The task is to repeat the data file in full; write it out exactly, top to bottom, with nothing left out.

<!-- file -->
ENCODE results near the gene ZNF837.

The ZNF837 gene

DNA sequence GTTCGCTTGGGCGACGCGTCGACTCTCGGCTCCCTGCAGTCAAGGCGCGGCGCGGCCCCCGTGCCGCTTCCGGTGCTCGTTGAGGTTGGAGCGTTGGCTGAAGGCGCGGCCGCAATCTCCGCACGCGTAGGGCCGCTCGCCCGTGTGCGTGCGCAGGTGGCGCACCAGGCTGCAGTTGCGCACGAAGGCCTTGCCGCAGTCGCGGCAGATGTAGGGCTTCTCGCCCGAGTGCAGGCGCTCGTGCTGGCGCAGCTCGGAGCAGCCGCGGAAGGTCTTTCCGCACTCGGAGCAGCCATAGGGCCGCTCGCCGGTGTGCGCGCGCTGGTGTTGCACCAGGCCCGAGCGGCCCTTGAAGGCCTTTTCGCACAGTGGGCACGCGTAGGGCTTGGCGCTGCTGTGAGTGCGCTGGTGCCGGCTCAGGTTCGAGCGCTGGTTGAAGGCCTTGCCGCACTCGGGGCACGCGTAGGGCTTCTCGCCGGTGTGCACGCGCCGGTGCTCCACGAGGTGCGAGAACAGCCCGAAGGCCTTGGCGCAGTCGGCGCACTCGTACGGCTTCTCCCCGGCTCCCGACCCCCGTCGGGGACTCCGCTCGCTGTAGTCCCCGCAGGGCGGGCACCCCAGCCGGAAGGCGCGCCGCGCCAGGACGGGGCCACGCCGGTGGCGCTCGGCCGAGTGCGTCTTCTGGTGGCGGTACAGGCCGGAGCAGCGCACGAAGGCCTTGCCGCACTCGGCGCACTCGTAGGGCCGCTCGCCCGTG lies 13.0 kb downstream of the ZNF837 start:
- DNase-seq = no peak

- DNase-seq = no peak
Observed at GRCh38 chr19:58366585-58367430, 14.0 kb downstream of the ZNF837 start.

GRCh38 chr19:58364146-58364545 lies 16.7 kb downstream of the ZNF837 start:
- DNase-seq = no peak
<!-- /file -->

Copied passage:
ENCODE results near the gene ZNF837.

The ZNF837 gene

DNA sequence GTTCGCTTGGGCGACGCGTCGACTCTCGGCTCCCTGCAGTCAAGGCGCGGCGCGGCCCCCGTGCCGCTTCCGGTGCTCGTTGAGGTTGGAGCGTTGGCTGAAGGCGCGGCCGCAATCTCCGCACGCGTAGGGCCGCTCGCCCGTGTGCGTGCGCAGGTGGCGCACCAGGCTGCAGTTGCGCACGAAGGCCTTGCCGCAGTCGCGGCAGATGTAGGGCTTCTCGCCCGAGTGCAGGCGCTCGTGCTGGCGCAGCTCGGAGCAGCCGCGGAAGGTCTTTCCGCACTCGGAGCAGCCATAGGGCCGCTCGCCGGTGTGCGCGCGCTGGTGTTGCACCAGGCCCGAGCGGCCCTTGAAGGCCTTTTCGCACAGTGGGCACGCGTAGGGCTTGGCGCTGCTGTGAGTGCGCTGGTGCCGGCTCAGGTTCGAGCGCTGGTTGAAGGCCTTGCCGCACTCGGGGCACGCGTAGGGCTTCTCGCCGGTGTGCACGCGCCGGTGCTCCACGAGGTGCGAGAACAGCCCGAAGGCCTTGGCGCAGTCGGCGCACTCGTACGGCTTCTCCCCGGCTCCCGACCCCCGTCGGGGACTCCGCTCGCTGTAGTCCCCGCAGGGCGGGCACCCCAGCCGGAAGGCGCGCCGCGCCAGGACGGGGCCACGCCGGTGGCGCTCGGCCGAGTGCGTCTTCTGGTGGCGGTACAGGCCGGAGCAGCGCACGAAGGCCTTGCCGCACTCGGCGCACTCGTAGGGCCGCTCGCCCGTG lies 13.0 kb downstream of the ZNF837 start:
- DNase-seq = no peak

- DNase-seq = no peak
Observed at GRCh38 chr19:58366585-58367430, 14.0 kb downstream of the ZNF837 start.

GRCh38 chr19:58364146-58364545 lies 16.7 kb downstream of the ZNF837 start:
- DNase-seq = no peak